Just over three years ago, Lorraine and I were discussing what type of house we wanted to build on the farm. We knew we needed a large kitchen/living space but what type of house? Straw bale would have been an obvious choice, but Lorraine suggested that we consider an earth-covered house. We got right onto the computer and “Googled” it.
In February 2008 we took a long weekend to visit two companies in Durango, Colorado, specializing in earth-covered homes. We decided to go with Formworks Building (www.formworksbuilding.com), as we could have more flexibility in the design.
One of the main benefits of this type of house is that soil from the farm insulates the house, keeping it cool in the summer and warm in the winter. Also, the house is very strong and has a design life of 200+ years with very little maintenance (there is great deal of steel and concrete being used to construct the house). It is also considered a green home, as the energy saved by the design will completely compensate for the energy imbedded in its construction in fifteen years.
Once we figured out a design, we had to raise the money to pay for it. I went to Farm Credit, where I got the loan to buy the farm. They were very lukewarm, insisting that it be built by a contractor and valuing the house once completed at much less than it cost to build. They did not like the design, and the new loan officer could not get her head around the kind of farming operation that we run here. In the end they declined to participate. With their refusal in hand, I approached the Farm Service Agency of the USDA. There are loans available to help farmers who have been refused help from regular banks. I eventually got through to Sue Gribben in an office in Stockton. The phone call started well: she knew what a CSA farm is, she asked all types of questions, mostly financial, and I could hear her punching numbers into her calculator. After 30 minute she said I think I can help you; come and see me. The long and short is that we have a low, fixed-interest loan for 30 years from Uncle Sam.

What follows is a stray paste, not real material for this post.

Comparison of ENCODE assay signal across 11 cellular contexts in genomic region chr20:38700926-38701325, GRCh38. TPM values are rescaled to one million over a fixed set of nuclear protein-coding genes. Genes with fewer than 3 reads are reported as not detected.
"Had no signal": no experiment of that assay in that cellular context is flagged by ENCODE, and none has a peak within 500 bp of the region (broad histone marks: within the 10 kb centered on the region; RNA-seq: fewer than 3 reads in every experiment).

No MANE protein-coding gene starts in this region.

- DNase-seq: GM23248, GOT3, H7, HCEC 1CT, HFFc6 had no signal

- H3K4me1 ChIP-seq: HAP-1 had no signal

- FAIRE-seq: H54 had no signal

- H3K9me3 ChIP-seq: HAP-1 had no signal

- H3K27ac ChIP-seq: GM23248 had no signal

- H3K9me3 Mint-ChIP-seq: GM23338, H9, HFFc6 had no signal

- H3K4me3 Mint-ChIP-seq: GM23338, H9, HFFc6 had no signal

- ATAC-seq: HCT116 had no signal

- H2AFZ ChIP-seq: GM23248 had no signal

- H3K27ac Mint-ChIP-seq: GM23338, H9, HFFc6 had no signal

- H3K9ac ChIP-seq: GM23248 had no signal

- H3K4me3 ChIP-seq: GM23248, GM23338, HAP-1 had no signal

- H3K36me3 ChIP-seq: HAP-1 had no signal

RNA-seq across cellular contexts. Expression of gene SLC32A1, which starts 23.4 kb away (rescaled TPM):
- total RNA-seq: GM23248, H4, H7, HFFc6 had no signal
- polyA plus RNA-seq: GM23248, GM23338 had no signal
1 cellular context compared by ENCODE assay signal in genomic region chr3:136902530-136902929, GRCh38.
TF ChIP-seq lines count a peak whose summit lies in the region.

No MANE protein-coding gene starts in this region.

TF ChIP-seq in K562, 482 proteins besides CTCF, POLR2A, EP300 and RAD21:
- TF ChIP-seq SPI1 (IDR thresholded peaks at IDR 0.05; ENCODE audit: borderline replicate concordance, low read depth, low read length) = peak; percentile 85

The house is now 90% finished. We still have work to do inside and to stucco the outside walls. As expected it is taking longer and costing more than we budgeted for. It is better than I ever dreamed of but I am ready for it to be finished. Lorraine is very happy with her huge farmhouse kitchen.